College reaches out to Mi'kmaq. (Education).
The UCCB, located in Sydney, N.S. has long offered Mi'kmaq and other Aboriginal students, support services through its Mi'kmaq student services. But last year the UCCB went one step further, establishing the Mi'kmaq College Institute, which goes beyond simply helping Mi'kmaq students on campus by reaching out to the broader Mi'kmaq community.
Patrick Johnson has been working at UCCB since 1990, first as Mi'kmaq student advisor, and now as the internal director for the Mi'kmaq College Institute.
"The college institute oversees all the other services that are provided, or were provided by the UCCB, and now they're under the umbrella of the Mi'kmaq College Institute." Johnson said. "Our branch is extending to quite a few areas at UCCB."
Those areas include Mi'kmaq student services and the Mi'kmaq resource centre, where books, journal articles, video and audio tapes, and masters and doctoral theses by or about Mi'kmaq people are collected and made available for research purposes.
Johnson estimated the centre has about 2,300 pieces in its collection, with the emphasis on collecting information on the Mi'kmaq people specifically rather than Aboriginal people as a whole due to budget constraints, and the high number of Mi'kmaq students attending the university.
There are currently about 240 Mi'kmaq students enrolled at the UCCB, along with a few students from other Aboriginal groups, Johnson said.
Each year, more Mi'kmaq students attend the UCCB than at any other institute in Eastern Canada, and the university has the highest number of Mi'kmaq graduates.
The resource centre is available to all UCCB students, as well as to educators from outside the university.
The UCCB also offers a wide variety of courses in Mi'kmaq studies, dealing with such diverse topics as language, history, government, ecology, and spirituality. Students can major in Mi'kmaq studies, working toward either a bachelor of arts or a bachelor of arts in community studies.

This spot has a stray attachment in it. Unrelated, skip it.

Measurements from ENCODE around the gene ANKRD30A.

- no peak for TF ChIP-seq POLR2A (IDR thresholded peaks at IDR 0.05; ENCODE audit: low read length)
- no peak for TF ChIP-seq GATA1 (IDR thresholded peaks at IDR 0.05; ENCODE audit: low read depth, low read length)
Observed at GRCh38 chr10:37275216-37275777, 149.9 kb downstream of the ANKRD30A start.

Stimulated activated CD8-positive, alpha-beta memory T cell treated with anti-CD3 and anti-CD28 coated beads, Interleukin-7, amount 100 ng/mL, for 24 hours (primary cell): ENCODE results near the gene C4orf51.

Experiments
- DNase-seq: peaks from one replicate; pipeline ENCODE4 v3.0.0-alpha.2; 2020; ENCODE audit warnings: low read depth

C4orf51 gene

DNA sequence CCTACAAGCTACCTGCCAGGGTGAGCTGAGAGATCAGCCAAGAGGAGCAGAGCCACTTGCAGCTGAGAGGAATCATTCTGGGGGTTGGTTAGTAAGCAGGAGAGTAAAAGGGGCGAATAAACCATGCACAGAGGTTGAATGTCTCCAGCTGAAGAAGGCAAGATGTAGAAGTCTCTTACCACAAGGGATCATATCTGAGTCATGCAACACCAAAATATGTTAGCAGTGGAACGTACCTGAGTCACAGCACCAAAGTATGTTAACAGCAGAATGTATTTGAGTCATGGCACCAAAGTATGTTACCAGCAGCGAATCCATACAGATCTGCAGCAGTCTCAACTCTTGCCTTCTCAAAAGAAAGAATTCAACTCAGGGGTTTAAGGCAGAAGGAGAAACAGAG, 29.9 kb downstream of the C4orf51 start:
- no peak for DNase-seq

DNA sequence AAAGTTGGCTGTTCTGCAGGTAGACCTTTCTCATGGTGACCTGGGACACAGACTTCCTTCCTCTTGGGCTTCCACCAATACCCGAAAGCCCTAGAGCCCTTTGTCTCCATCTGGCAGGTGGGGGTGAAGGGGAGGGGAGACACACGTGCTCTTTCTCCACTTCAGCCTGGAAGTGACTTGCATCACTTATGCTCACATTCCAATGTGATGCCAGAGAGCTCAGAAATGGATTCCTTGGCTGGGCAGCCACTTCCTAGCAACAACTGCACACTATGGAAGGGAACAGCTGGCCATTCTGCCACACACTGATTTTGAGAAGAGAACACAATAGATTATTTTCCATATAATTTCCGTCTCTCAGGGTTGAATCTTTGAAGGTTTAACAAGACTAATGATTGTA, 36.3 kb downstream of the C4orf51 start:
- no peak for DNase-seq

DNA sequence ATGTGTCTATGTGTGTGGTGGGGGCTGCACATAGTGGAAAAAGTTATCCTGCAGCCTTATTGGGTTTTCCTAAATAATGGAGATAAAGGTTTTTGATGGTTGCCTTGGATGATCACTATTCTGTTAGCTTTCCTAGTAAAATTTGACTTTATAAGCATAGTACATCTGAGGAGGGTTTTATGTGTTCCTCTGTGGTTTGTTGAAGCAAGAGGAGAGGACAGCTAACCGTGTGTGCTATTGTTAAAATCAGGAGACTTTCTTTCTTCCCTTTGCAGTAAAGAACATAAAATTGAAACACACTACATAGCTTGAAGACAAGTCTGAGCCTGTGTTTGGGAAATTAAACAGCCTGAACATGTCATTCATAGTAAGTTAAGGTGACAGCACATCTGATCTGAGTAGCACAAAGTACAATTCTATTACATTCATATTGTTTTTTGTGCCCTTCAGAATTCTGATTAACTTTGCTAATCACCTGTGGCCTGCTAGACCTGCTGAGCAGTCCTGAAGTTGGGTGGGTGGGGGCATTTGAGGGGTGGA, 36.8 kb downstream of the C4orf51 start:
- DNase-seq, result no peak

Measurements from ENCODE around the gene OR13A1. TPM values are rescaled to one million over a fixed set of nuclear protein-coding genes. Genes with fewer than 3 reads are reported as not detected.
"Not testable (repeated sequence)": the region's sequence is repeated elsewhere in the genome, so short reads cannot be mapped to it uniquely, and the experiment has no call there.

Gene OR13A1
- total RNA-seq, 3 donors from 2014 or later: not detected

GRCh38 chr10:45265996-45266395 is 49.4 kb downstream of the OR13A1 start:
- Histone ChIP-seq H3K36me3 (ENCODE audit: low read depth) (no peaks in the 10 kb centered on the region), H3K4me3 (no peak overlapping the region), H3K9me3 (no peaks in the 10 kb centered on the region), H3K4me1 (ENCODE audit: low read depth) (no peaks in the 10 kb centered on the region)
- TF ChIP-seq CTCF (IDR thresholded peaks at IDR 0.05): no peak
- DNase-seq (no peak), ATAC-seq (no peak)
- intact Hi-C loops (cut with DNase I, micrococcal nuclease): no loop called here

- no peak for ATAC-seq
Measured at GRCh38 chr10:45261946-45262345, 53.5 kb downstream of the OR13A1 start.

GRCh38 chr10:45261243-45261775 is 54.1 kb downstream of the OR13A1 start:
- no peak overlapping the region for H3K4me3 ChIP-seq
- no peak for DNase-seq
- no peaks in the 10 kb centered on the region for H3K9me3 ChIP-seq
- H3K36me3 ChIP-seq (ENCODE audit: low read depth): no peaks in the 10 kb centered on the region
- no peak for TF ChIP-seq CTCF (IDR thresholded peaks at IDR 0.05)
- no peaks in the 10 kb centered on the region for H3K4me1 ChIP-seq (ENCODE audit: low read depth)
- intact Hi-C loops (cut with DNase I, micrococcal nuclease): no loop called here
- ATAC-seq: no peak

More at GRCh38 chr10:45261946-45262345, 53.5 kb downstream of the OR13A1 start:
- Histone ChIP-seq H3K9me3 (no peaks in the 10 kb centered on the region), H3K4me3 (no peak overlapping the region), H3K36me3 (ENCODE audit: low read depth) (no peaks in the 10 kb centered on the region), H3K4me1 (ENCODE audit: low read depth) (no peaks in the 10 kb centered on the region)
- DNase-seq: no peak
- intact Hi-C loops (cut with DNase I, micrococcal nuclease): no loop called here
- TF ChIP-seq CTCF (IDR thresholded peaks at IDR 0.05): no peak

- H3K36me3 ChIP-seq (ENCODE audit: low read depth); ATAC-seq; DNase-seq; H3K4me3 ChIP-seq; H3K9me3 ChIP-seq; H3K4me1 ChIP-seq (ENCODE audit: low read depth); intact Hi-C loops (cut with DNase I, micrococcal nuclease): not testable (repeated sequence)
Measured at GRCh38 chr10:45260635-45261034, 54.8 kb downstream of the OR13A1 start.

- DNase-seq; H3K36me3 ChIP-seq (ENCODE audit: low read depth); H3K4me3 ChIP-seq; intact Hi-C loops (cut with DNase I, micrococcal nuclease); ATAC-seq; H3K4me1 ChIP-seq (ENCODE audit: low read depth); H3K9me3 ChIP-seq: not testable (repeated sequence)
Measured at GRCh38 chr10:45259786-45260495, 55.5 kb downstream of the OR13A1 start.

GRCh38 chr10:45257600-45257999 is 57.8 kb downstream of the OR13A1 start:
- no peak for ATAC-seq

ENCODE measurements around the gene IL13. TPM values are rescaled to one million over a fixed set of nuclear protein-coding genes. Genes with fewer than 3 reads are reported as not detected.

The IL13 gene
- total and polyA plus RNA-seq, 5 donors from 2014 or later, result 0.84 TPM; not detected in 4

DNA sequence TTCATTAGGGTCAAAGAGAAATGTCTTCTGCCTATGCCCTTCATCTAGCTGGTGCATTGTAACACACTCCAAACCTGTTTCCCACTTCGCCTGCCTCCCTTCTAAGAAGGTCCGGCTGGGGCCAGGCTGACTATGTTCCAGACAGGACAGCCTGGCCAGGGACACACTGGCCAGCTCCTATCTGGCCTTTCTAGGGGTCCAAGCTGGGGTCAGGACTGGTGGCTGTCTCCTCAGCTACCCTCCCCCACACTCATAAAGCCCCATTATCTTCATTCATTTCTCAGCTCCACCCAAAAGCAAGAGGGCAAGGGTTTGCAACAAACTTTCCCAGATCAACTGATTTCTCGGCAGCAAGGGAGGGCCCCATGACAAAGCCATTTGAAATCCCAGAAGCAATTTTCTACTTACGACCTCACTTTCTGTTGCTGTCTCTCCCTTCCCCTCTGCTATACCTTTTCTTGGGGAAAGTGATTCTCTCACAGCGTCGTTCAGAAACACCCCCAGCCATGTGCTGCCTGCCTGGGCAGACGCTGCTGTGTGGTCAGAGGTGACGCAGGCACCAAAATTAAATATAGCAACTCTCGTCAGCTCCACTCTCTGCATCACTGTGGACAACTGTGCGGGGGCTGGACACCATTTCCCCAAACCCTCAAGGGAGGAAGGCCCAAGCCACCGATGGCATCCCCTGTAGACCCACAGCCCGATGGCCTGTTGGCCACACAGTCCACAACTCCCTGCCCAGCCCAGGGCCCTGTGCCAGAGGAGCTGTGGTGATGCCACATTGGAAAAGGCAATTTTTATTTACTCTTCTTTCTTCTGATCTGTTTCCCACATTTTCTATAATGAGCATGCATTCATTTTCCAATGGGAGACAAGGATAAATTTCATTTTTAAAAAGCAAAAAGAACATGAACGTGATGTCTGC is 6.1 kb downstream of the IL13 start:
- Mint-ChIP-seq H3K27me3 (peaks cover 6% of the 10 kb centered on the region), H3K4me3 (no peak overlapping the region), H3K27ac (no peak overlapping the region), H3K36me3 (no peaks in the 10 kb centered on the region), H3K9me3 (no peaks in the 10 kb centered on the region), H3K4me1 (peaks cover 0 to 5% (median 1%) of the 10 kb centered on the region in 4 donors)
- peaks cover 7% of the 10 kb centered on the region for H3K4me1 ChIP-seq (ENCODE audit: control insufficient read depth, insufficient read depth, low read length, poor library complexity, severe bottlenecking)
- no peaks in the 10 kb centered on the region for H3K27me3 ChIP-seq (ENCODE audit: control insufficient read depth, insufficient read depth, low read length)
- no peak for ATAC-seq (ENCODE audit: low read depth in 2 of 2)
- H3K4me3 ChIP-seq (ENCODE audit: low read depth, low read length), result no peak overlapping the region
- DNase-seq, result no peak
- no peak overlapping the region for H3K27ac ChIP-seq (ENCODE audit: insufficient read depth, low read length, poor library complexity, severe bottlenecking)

The UCCB, in conjunction with the college institute, also offers a program designed to encourage more Mi'kmaq people to enroll in science programs--the Mi'kmaq Science Advantage Program, or MSAP.
The number of Mi'kmaq students studying science at UCCB has traditionally been low, Johnson said. In fact, of the 252 Mi'kmaq people that have graduated from the university, only two of those graduated with a bachelor of science.
"The Mi'kmaq Science Advantage Program was developed to entice Aboriginal students, and challenge them to take a science course. Our first intake of it was two years ago. This is their third year that they're coming here. And we are expecting five people to graduate with a bachelor of science in community studies," he said.
The MSAP program targets students while they're still in high school, linking high school science studies with post-secondary studies, and helping prepare students for science programs at the university level.
A number of science courses have been designed to be offered in conjunction with MSAP, incorporating traditional knowledge along with Western science, Johnson explained. Known as MSIT, these courses were named for the Mi'kmaq word 'msit', meaning 'everything together'.
"The MSIT courses are called 'Toqwa'tu'kl Kjijitaqnn' which is 'let's bring the two knowledges together.' And we have tried to incorporate Mi'kmaq science into western European traditional science, and courses are taught from both world views," Johnson said.
Another program offered at UCCB is Elmitek, a one-year post-secondary program designed to help Mi'kmaq students make an easier transition into university.
Elmitek is a Mi'kmaq expression that means showing someone the path to follow. The program eases students into the university setting, with several classes offered in their home communities, and classes at the university campus itself limited to only one day per week. The Elmitek program is currently being offered in Eskasoni, where two courses are being taught on reserve, and one at the university.
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|Title Annotation:||University College of Cape Breton|
|Date:||Nov 1, 2002|
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